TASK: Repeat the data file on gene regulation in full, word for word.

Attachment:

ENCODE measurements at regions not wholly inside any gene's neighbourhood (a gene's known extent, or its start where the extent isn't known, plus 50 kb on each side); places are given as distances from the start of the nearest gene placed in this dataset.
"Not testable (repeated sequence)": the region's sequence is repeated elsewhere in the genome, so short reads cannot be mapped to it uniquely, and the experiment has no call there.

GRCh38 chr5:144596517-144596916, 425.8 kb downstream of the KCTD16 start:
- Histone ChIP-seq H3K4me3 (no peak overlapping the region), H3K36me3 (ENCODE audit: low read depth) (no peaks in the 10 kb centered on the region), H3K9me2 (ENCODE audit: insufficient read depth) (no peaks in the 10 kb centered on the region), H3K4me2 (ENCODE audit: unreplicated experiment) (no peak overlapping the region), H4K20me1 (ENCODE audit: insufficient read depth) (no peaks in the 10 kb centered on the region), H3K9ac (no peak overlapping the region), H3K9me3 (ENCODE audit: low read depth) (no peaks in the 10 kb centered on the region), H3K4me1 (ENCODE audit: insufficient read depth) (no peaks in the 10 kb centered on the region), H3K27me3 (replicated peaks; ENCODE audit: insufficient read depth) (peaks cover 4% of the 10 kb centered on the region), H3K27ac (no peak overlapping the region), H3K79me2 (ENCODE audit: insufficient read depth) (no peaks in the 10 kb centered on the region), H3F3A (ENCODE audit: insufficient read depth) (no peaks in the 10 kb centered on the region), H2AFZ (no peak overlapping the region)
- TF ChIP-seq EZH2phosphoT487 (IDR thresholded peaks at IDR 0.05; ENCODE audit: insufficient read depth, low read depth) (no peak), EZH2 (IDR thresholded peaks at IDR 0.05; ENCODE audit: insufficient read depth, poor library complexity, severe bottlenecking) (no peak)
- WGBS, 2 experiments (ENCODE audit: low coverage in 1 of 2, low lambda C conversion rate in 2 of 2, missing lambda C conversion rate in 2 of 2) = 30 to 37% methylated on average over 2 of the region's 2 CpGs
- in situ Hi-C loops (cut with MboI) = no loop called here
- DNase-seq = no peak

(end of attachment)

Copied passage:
ENCODE measurements at regions not wholly inside any gene's neighbourhood (a gene's known extent, or its start where the extent isn't known, plus 50 kb on each side); places are given as distances from the start of the nearest gene placed in this dataset.
"Not testable (repeated sequence)": the region's sequence is repeated elsewhere in the genome, so short reads cannot be mapped to it uniquely, and the experiment has no call there.

GRCh38 chr5:144596517-144596916, 425.8 kb downstream of the KCTD16 start:
- Histone ChIP-seq H3K4me3 (no peak overlapping the region), H3K36me3 (ENCODE audit: low read depth) (no peaks in the 10 kb centered on the region), H3K9me2 (ENCODE audit: insufficient read depth) (no peaks in the 10 kb centered on the region), H3K4me2 (ENCODE audit: unreplicated experiment) (no peak overlapping the region), H4K20me1 (ENCODE audit: insufficient read depth) (no peaks in the 10 kb centered on the region), H3K9ac (no peak overlapping the region), H3K9me3 (ENCODE audit: low read depth) (no peaks in the 10 kb centered on the region), H3K4me1 (ENCODE audit: insufficient read depth) (no peaks in the 10 kb centered on the region), H3K27me3 (replicated peaks; ENCODE audit: insufficient read depth) (peaks cover 4% of the 10 kb centered on the region), H3K27ac (no peak overlapping the region), H3K79me2 (ENCODE audit: insufficient read depth) (no peaks in the 10 kb centered on the region), H3F3A (ENCODE audit: insufficient read depth) (no peaks in the 10 kb centered on the region), H2AFZ (no peak overlapping the region)
- TF ChIP-seq EZH2phosphoT487 (IDR thresholded peaks at IDR 0.05; ENCODE audit: insufficient read depth, low read depth) (no peak), EZH2 (IDR thresholded peaks at IDR 0.05; ENCODE audit: insufficient read depth, poor library complexity, severe bottlenecking) (no peak)
- WGBS, 2 experiments (ENCODE audit: low coverage in 1 of 2, low lambda C conversion rate in 2 of 2, missing lambda C conversion rate in 2 of 2) = 30 to 37% methylated on average over 2 of the region's 2 CpGs
- in situ Hi-C loops (cut with MboI) = no loop called here
- DNase-seq = no peak